Home » Technology » Around 200 delegates attend the Second Annual American Bazaar IT Conclave in Bengaluru

Around 200 delegates attend the Second Annual American Bazaar IT Conclave in Bengaluru

Tech entrepreneurs, immigration lawyers from US share the center-stage.

By Prerna Rai and Aruna Krishnan

BENGALURU: More than a dozen tech entrepreneurs, CEOs and information technology executives from the United States and India spoke at the Second Annual American Bazaar IT Conclave held here at Vivanta by Taj on January 24. Among the nearly 200 delegates that attended the daylong event were young IT professionals and budding entrepreneurs from India’s Silicon Valley.

A range of topics related to the IT sector in the US, as well as India, were discussed, giving insight to the delegates as to how they could make the best out of current market conditions, while urging them to focus on innovation.

The keynote speech by Rey Ramsey, former CEO of One Economy Corporation and Tech Net, was one of the highlights of the day. Stating that no one is a self-made person, he pointed out the importance of asking people for help. He reminisced about his childhood when his mother taught him not to be afraid of asking people for help.

The world is divided between the information haves and the information have nots, Ramsey said. Stressing on the role of consumers, he said that the letter ‘C’ is the most important letter for an entrepreneur.

Ramsey mesmerized the crowd with his simple explanations of a series of complex topics.

Javad Hassan, Chairman of the US-based NeST group in USA, was another prominent speaker. Touting the term “Want-repreneurs,” he said that the fundamentals for being successful lie in loving what you do, choosing competent and trustworthy partners, while being patient and perseverant. “Master your environment,” he advised the delegates.

Citing an example of Michael Jordan, he said, while the other basketball players know where the ball is, MJ knows where the ball is going to be next and positions himself accordingly. Clairvoyance and farsightedness is a vital quality for an entrepreneur, he said.

“In India, businessmen are seen as crooks,” Hassan said. “But that is not the case with techies. They have learnt it the hard way. That’s why in the US, if you are Indian, you are seen as a CEO.”

Dr. Satyam Priyadarshy, Chief Data Scientist of Halliburton in Houston, explained Big Data to the audience, using the example of the story of an elephant from the famous Panchatantra. He underlined the importance of data and knowledge, together with the ability to look beyond what one has been trained to do.

Sheela Murthy, prominent immigration lawyer and the founder of Murthy Law Firm, based in Owings Mills, Maryland, and a team of lawyers from the firm conducted a workshop on the US immigration, especially on the H-1B and L1 visas, which are mostly used by Indian tech professionals.

Murthy Firm’s website, www.murthy.com, is one of the best sources of information on H-1B and L1 visas. The lawyer explained that it was her husband who advised her to provide legal aid on the web for free.

“It was in the 90’s and the internet wasn’t as big as it is today,” she said. “My husband, however sensed potential in that area and I knew he will tell me the things keeping my best interest in mind. So, I decided to give it a shot and today, I own one of the world’s best legal website.”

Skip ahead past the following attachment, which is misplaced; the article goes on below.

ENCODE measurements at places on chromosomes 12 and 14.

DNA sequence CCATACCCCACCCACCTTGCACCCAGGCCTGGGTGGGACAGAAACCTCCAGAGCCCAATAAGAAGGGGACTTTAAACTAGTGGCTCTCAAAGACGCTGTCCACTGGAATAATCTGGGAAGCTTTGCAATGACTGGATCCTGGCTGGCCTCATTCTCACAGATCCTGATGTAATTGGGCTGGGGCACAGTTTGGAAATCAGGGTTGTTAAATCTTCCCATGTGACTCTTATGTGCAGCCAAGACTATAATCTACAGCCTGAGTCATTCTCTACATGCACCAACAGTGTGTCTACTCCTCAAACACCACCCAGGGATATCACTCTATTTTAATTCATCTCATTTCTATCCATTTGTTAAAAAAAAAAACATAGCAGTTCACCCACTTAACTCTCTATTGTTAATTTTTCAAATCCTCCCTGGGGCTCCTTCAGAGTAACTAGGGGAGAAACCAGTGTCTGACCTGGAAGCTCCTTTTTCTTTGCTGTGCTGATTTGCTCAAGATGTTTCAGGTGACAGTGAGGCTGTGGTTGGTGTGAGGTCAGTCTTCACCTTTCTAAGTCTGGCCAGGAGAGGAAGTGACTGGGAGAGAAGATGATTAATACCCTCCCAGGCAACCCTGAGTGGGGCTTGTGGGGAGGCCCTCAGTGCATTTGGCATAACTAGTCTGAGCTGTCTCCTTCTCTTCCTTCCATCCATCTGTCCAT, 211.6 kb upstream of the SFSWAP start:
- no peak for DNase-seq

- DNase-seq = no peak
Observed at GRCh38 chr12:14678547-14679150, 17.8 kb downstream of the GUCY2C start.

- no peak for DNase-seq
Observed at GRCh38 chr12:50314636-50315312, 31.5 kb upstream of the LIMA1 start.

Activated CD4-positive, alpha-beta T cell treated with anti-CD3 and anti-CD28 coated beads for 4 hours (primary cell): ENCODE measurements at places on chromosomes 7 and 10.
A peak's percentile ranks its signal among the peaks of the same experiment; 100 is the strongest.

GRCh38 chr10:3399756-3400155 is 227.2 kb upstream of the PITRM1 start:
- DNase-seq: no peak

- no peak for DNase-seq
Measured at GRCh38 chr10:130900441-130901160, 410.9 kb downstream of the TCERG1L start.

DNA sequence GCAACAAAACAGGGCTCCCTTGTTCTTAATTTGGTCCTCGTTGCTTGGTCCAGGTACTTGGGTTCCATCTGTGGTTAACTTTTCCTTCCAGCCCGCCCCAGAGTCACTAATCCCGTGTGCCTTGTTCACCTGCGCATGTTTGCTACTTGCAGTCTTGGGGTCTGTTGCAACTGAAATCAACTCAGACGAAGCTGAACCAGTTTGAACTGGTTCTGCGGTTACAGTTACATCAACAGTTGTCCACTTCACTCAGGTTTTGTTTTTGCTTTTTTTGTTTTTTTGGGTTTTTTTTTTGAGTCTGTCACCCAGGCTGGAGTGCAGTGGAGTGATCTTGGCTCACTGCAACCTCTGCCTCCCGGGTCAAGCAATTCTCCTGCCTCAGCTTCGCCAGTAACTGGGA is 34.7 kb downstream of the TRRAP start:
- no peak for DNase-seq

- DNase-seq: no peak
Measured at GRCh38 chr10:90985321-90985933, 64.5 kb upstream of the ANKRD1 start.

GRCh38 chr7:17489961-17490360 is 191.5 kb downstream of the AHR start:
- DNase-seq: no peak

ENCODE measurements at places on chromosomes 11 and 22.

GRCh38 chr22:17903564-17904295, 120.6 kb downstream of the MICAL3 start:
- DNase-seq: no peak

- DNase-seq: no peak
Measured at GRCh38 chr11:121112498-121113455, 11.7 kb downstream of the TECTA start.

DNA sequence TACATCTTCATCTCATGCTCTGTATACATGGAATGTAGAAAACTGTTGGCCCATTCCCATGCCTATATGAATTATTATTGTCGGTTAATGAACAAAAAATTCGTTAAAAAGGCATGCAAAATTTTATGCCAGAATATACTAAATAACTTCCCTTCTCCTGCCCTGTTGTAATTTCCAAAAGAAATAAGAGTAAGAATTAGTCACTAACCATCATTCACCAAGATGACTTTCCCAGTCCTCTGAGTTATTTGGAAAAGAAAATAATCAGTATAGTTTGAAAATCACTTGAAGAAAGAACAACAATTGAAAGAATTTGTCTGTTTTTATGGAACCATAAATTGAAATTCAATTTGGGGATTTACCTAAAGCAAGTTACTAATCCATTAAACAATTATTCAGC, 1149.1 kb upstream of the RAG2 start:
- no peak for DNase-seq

Earlier in her special address, Murthy, who went to study law at Harvard Law School in 1986 after graduating from Bangalore Law College, spoke about her own career path, detailing how she coped up with discrimination on the basis of sex in a male dominated career.

“I am however thankful for entering this field in a land that was relatively more liberal and progressive in its thinking in matters relating to women’s rights,” she said.

The Conclave also featured four panel discussions. The first one, “the US information technology market: trends and issues,” was moderated by Rajiv Raghunath, founder of Wellversed Media in Bangalore.

Encouraging entrepreneurs in India to widen their horizon by giving up the traditional blueprint, Atikem Haile-Mariam, Vice President, Marketing, at McLean, Virginia-based Opterna, said the cost of innovation has reduced and that an engineer today has to wear a number of different hats.

“America is a land of immigrants and it takes that perfect blend of failure and opportunities to nurture talents,” Haile-Mariam said. “India caters the brains to America’s brawn and as a result, these nations are mutually benefiting.”

Fellow panelist Pramod Singh, Director of Digital and Big Data Analysis, HP Global Analytics in Bengaluru, asked entrepreneurs to be flexible and be hungry. Work in the IT industry today is not limited to one area of expertise, he said.

Another panel, moderated by Mohammed Yaseen, a director at Capgemini in Bengaluru, and featuring Dr. Priyadarshy and Sachin Rajgire of UCTek LLC, discussed the US information technology job trends. “Certification does not matter, how you tackle the interview is more important”, pointed out Dr. Priyadarshy, speaking of recruitment trends.

Sanjay Mittal, CEO of eHealthObjects Inc, based in Richmond, Virginia, and Haile-Mariam discussed developments and opportunities in healthcare IT in the United States.

The last panel of the day was on IT educational opportunities in the United States. Moderated by SAP program director Abdul Hakeem, panelist Kirit Udeshi, partner and vice president of Innovative Networking Solutions, Sterling, Virginia, and Ashwin Saboo, a business development executive at ANGARAI in Greenbelt, Maryland.

A number of participants said they gathered immense knowledge from the Conclave.

“I sought a lot of take home value and hopefully, I will implement what I learned here today into my job,” said Varun, a delegate. Prashanth, another attendee, said it was “extremely intriguing and informative.”